Leasing a car is a bit like renting. You put down a deposit and get the car for a fixed period of time, paying a fee each month. You could lease a car for as little as a couple of months, but usually a contract will be for 24-36 months. It’s a great way to upgrade your ride without needing a stack of cash. But is it worth it? Let’s take a look at buying vs. leasing
more bang for your buck
Compared to loan repayments on a new car, the monthly payments are usually lower. The deposit is usually less than a down payment too. So even with a smaller budget you could get behind the wheels of a flashy new drive.
no resale worries
All cars depreciate in value (in truth, they’re not a great investment) and leasing takes care of that problem for you. When the contract ends, you can simply return the car and get an upgrade.
possible bonus buyout
There is often the option to buy the car at the end of the lease. You might be able to negotiate a good price, as you’re saving the lessor the hassle of finding a buyer.
it’s not your car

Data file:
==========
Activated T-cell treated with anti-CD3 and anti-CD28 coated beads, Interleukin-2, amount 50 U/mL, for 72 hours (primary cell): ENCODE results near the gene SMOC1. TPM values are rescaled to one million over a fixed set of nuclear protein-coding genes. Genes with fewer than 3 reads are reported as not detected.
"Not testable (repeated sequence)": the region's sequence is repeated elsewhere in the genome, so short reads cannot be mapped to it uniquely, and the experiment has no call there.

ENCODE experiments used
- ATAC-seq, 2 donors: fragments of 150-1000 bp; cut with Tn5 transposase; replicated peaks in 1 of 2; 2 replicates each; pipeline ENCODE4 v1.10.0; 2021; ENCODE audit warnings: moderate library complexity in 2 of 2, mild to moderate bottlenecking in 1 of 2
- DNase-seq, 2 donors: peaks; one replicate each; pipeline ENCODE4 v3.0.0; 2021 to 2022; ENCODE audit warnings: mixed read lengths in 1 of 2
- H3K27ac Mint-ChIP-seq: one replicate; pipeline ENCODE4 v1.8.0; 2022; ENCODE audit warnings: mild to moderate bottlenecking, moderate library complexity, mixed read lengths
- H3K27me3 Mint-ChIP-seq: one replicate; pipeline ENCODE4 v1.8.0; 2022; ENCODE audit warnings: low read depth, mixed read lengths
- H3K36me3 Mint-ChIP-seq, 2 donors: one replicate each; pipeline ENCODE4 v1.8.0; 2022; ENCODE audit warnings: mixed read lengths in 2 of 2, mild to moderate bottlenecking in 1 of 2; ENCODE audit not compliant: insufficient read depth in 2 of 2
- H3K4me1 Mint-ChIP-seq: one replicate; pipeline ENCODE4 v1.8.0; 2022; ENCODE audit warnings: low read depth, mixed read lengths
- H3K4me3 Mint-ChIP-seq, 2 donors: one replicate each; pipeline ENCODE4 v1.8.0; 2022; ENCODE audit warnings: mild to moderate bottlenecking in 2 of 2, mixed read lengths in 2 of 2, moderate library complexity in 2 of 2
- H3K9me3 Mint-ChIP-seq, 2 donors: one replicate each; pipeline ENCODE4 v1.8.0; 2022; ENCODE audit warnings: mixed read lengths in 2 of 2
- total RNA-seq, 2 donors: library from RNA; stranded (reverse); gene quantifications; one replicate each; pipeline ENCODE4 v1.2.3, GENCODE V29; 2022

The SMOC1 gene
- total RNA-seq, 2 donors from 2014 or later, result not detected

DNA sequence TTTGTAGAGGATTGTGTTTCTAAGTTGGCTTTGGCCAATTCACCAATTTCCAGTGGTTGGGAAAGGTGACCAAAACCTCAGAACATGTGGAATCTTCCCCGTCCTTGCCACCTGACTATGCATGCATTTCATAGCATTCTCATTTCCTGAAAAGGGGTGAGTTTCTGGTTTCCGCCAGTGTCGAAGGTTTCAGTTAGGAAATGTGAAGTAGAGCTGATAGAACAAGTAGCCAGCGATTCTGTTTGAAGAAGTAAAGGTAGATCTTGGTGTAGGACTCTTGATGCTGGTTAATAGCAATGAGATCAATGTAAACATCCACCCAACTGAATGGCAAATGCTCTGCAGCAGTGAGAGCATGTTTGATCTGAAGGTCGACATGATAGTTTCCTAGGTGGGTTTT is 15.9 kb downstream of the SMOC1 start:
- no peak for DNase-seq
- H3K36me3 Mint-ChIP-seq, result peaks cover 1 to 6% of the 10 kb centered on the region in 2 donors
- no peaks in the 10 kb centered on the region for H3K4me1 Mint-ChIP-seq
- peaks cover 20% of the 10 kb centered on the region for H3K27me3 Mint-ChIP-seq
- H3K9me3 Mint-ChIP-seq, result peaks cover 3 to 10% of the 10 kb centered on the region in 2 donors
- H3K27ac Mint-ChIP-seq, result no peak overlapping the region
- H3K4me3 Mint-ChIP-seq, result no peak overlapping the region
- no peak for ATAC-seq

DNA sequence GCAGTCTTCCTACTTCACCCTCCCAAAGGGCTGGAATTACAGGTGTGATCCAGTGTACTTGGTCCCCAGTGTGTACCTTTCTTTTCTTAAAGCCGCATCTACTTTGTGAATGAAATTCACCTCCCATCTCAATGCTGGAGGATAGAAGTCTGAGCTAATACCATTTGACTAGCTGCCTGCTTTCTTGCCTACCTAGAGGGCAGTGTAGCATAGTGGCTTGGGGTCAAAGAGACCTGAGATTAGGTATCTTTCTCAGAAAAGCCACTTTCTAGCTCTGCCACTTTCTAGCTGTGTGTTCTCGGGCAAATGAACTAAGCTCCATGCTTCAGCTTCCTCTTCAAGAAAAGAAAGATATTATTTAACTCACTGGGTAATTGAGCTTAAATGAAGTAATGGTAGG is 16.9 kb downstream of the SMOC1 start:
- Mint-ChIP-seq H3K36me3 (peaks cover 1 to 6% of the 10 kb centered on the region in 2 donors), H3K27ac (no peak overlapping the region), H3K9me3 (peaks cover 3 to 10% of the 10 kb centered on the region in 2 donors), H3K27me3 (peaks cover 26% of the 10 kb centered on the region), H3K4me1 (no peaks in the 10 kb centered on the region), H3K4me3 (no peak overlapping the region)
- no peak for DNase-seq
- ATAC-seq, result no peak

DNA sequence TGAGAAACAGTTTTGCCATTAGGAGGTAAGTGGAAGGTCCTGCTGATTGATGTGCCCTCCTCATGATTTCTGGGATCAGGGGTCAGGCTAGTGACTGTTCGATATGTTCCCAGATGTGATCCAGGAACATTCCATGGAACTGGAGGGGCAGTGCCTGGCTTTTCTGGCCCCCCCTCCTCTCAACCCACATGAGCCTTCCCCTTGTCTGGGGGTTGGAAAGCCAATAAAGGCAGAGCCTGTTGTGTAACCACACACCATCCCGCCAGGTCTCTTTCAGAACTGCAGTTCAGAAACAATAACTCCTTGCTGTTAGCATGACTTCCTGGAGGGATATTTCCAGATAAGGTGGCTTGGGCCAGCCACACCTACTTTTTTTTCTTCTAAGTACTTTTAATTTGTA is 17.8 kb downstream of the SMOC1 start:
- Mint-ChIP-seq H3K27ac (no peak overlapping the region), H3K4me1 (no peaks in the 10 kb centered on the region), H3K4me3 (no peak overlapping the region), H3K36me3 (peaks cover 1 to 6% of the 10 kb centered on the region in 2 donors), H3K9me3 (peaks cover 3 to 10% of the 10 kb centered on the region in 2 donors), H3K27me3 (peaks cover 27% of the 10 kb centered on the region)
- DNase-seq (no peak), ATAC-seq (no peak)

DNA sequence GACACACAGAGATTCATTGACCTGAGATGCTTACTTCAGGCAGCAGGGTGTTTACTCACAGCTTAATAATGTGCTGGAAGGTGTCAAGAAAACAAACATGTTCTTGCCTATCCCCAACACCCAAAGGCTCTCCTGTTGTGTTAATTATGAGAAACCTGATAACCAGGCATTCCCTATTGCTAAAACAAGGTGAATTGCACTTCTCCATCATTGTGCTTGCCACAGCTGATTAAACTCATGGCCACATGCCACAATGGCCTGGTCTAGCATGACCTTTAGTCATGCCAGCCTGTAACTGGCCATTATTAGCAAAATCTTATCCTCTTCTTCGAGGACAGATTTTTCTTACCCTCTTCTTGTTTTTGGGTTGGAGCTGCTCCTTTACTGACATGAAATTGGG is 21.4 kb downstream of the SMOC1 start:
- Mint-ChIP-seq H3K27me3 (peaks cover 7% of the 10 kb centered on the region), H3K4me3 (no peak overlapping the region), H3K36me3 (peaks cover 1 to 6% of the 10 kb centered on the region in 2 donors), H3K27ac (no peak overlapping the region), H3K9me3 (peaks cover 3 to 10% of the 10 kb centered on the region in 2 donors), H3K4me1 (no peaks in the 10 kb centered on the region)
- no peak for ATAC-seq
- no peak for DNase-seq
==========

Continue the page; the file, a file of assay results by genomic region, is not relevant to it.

Because you won’t own the car outright, you’ll have to navigate restrictions set by your lease agreement, such as limits on the mileage (and fees for exceeding it). You also won’t have any equity on the vehicle if you decide to buy a new car.
you’re locked in
If your circumstances change and you need to break the contract early, you’ll also have to pay a fee.
long term costs
Leasing a car for a long period of time can mean paying much more for a vehicle than you would if you buy it outright. You should weigh up the short-term savings against the long-term costs to figure out if it's really worth it.
You own the title to the car (whether you buy it outright or with financing), which means no limits on the mileage, or being locked into a contract. Coast-to-coast road trip? Heck yes. Want to trade it in for a different model? Go for it.
If you’ve got the cash to spare, then buying a car outright is often the best financial choice in the long term.
If you’re getting financing for your car then there’s a good chance there will be a higher down payment than the deposit is for leasing. The monthly payments will probably be a little higher than a lease arrangement too.
As we mentioned, cars lose value quickly. If you own the car outright, you’ll have to swallow any losses if you decide to sell it.
If you choose to buy a car instead of leasing, eventually you’ll have to deal with the resale or trade in yourself. Selling a second-hand car can be a real bore (though we do know about one option that’s definitely hassle-free…)
Whether you plan to lease or buy a new car, you’ll likely want to get some $$$ for your old one. Peddle can buy your used car on the spot, leaving you to make your next move with confidence.